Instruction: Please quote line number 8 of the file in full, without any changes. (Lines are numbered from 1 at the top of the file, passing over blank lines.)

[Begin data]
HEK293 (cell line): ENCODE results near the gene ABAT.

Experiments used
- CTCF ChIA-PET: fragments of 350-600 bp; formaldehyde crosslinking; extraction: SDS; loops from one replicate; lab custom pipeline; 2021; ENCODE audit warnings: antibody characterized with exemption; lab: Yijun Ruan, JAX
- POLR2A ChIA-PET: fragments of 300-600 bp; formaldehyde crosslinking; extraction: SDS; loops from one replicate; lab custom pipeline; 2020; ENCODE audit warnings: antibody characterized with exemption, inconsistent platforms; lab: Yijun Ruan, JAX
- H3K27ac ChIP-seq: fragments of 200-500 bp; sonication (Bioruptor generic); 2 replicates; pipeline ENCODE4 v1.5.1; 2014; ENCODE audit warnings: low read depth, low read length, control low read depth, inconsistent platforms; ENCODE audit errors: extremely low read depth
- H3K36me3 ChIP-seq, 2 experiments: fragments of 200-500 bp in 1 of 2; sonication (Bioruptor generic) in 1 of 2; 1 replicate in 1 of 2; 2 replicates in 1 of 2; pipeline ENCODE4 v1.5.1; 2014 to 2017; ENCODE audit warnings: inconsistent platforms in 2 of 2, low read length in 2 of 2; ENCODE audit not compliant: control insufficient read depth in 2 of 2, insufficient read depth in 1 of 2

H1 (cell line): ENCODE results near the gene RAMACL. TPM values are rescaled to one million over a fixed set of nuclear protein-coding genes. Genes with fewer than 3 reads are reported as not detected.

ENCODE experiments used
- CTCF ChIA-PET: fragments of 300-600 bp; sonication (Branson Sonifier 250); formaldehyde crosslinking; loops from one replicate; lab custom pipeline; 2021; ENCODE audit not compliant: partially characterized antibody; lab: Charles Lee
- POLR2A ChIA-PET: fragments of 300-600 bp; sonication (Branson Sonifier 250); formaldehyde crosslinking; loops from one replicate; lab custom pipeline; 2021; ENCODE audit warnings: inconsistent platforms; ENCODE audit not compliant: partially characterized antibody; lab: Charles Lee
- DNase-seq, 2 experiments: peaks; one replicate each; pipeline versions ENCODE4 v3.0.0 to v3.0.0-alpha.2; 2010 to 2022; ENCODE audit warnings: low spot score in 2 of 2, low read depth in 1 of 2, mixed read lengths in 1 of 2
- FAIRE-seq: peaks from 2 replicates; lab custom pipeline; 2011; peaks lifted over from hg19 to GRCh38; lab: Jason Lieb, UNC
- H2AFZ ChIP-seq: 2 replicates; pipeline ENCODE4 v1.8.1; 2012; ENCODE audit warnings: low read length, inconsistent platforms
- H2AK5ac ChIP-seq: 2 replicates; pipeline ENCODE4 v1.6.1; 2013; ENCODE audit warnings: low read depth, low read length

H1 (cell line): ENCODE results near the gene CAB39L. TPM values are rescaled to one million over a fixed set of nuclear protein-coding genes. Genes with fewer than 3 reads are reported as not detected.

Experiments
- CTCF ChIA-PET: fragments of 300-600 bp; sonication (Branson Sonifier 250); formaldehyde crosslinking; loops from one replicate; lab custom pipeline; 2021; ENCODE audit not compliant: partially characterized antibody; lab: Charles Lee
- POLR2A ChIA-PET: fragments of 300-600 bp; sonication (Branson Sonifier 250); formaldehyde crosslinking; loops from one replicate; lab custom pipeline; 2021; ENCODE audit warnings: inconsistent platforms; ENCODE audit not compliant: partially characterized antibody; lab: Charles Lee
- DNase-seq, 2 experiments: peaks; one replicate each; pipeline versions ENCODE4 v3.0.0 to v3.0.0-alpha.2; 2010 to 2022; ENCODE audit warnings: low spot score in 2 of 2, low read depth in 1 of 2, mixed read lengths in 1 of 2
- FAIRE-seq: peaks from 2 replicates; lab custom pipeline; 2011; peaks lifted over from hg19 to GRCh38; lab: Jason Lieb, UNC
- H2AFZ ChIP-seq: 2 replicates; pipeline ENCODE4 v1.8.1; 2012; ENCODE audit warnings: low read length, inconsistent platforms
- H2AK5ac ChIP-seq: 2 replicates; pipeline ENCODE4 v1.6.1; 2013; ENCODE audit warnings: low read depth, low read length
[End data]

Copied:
ENCODE experiments used